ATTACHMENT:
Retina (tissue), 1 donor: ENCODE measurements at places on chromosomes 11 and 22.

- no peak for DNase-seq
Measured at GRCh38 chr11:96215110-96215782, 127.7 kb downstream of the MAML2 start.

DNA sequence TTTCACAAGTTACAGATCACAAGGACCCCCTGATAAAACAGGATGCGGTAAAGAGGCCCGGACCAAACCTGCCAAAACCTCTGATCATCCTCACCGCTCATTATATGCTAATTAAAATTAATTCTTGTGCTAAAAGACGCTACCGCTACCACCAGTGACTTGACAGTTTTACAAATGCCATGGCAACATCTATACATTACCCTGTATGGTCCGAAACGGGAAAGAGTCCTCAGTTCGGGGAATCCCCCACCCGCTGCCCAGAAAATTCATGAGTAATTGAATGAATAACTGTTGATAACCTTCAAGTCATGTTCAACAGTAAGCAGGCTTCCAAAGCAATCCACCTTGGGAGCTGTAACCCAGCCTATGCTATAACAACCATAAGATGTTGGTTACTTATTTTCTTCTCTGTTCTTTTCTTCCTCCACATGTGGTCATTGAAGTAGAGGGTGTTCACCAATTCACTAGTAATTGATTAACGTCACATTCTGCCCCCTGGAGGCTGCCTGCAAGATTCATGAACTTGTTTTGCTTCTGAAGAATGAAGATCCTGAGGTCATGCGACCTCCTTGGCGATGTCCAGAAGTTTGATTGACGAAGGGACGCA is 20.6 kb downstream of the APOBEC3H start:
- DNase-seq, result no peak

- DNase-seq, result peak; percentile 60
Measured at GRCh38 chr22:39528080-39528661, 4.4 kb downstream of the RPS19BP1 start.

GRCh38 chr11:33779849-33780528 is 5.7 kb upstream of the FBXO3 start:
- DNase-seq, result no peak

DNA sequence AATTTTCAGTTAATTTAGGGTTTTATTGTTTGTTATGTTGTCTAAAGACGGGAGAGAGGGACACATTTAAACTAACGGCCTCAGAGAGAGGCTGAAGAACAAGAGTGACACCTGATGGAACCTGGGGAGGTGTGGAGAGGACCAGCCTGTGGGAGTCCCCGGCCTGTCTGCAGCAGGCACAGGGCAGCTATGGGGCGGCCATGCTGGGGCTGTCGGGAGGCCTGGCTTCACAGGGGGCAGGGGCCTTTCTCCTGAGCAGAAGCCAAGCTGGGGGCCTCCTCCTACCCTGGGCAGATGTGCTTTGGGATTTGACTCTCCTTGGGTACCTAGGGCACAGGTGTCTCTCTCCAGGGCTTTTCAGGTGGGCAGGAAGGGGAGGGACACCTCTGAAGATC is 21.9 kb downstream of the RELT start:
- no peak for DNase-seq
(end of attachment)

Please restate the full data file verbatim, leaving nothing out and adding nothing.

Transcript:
Retina (tissue), 1 donor: ENCODE measurements at places on chromosomes 11 and 22.

- no peak for DNase-seq
Measured at GRCh38 chr11:96215110-96215782, 127.7 kb downstream of the MAML2 start.

DNA sequence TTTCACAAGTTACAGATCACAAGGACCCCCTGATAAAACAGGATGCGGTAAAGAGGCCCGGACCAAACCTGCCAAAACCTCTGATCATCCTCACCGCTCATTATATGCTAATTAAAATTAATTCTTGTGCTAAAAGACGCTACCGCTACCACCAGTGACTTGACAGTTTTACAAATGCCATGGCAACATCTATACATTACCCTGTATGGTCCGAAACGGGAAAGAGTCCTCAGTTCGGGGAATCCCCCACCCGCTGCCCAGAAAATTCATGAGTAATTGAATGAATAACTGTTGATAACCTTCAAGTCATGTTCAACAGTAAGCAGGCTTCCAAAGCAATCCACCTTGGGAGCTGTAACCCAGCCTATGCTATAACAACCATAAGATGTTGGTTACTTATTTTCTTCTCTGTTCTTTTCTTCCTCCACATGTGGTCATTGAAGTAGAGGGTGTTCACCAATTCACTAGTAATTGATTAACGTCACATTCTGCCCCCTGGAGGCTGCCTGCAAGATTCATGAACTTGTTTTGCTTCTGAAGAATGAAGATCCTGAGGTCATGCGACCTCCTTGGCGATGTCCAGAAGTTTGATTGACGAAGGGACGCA is 20.6 kb downstream of the APOBEC3H start:
- DNase-seq, result no peak

- DNase-seq, result peak; percentile 60
Measured at GRCh38 chr22:39528080-39528661, 4.4 kb downstream of the RPS19BP1 start.

GRCh38 chr11:33779849-33780528 is 5.7 kb upstream of the FBXO3 start:
- DNase-seq, result no peak

DNA sequence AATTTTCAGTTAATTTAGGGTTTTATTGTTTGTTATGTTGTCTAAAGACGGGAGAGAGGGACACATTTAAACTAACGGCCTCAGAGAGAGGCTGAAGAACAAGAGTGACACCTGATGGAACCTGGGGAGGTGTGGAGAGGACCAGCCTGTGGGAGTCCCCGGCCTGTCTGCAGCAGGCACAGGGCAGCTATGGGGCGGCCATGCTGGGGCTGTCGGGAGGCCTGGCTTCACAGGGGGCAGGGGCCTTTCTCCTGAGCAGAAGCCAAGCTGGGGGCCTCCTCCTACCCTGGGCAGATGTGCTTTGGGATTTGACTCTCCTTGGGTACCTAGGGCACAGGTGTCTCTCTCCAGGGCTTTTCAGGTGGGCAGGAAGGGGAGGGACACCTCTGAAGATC is 21.9 kb downstream of the RELT start:
- no peak for DNase-seq